In addition, Bartelt said 10 states are being allowed to apply for a waiver to modify the current situation, hoping to improve their adequate yearly performance, which is the scorecard the federal government is using to keep track of schools.
"The problem is our growth, meaning where we're not where the AYP would ask us to be," Bartelt said. "That's why our state is pushing for the use of a growth model, instead of a fixed-bar model. It doesn't indicate whether or not you're making progress. It just indicates how many kids can cross the high bar. And if one subgroup can't make it, the whole team fails."
Some subgroups are special day class students, ELL students, different ethnic groups and even economically disadvantaged students. Currently, just 26.6 percent of all subgroups in Fontana Unified School District are proficient, Young said.
In addition, Young said that the state of California, under the act, has set the proficiency bar at 80 percent, with 95 percent of students in each group and subgroup having to be tested.
But while just 47 percent of all schools in San Bernardino County are meeting their growth target under the act, Herb Fischer, county superintendent of schools, said at a recent education symposium that he is pleased with the progress being made county wide.
"We've had an 18-point increase in our (academic performance index)," Fischer said. "We've had 82 percent of our schools in the county show improvement."
WHEN A SCHOOL FAILS to meet its target growth, it falls into a category known as program improvement. If the school is in the fourth year of program improvement, it needs to come up with a drastic change in the way it educates students for that one test.
By year five in program improvement, heads start to roll.
One school in Fontana -- North Tamarind Elementary School -- found itself in year four. But principal Jason Angle wasn't going to let that deter him from improving the test scores.
North Tamarind is functioning under an alternative governance plan, which, so far, seems to be working, Angle said.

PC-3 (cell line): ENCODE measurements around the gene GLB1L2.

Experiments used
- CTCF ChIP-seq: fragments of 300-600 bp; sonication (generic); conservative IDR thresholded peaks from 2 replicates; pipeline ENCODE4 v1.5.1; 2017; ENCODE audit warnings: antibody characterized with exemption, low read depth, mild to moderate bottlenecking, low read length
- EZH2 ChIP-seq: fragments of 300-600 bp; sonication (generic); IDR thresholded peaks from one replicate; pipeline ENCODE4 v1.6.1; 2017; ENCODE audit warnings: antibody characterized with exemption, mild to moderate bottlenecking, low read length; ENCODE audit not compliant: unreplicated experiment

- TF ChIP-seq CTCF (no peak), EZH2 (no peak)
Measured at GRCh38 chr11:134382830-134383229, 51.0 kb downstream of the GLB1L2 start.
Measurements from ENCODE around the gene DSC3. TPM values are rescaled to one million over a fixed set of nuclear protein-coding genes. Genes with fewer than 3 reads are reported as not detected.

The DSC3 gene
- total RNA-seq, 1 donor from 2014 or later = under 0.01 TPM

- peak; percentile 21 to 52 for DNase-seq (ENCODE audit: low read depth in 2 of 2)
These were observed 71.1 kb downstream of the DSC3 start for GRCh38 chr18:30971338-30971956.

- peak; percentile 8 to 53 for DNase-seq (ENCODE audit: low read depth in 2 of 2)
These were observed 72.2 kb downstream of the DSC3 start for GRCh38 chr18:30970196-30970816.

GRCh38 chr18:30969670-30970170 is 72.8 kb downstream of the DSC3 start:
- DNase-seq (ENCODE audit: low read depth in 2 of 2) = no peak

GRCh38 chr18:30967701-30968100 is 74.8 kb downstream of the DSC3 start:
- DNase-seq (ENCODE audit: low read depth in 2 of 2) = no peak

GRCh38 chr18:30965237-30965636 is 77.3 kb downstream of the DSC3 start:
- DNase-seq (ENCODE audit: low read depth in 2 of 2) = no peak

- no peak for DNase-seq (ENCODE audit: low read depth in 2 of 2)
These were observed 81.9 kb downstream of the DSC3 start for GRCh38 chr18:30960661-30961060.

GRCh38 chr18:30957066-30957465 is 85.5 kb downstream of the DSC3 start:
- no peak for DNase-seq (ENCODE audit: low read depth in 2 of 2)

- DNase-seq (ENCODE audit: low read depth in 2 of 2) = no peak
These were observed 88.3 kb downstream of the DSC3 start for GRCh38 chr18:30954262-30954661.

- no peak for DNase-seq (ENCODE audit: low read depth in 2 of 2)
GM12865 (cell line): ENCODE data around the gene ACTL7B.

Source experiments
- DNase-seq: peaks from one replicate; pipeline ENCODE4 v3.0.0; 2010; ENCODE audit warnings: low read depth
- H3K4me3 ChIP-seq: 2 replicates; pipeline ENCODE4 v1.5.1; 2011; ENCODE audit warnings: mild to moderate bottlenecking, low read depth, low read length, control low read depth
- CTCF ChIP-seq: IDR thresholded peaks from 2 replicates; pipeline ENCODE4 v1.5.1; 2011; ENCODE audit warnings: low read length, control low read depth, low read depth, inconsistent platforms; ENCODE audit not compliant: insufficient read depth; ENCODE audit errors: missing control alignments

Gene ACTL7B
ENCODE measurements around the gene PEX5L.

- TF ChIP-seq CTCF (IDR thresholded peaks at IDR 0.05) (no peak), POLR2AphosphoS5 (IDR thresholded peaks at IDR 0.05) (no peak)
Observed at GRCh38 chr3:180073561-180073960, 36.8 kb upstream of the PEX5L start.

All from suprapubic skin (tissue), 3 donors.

"If we are successful this year, we will be the first (year four) school in the state to exit the system," Angle said. "This school wasn't meeting test scores under a previous plan. We got jump started to (year two)."
Angle just figured it was better to cooperate with the act than to fight it.
"We have more than half of our students who are ELL," he said. "One of the keys to success has been coming to terms with this, to stop making excuses and start to dive into what it takes to help our students succeed, regardless of their economic or language background."
So, several new innovative programs were started at the school and the results are just beginning to come to fruition.
"If we have a large percentage of students who are ELL, then we'll start a more rigorous (English language development) program for them," Angle said. "We'll try to more closely match the special needs of individual students. We realized that parents had a difficult time helping their kids with homework, so we started a parent education program on campus.
"There has been a benefit. It has forced us to see how we're educating our students, especially our ELL students."
Angle said he might fundamentally disagree with the act, but not its intention. He's also said that the law is the law.
"This is the act we have to function under and the staff has risen to the occasion and responsibility," he said. "No matter what difficulties we face, we'll work harder to have students be successful and meet these targets."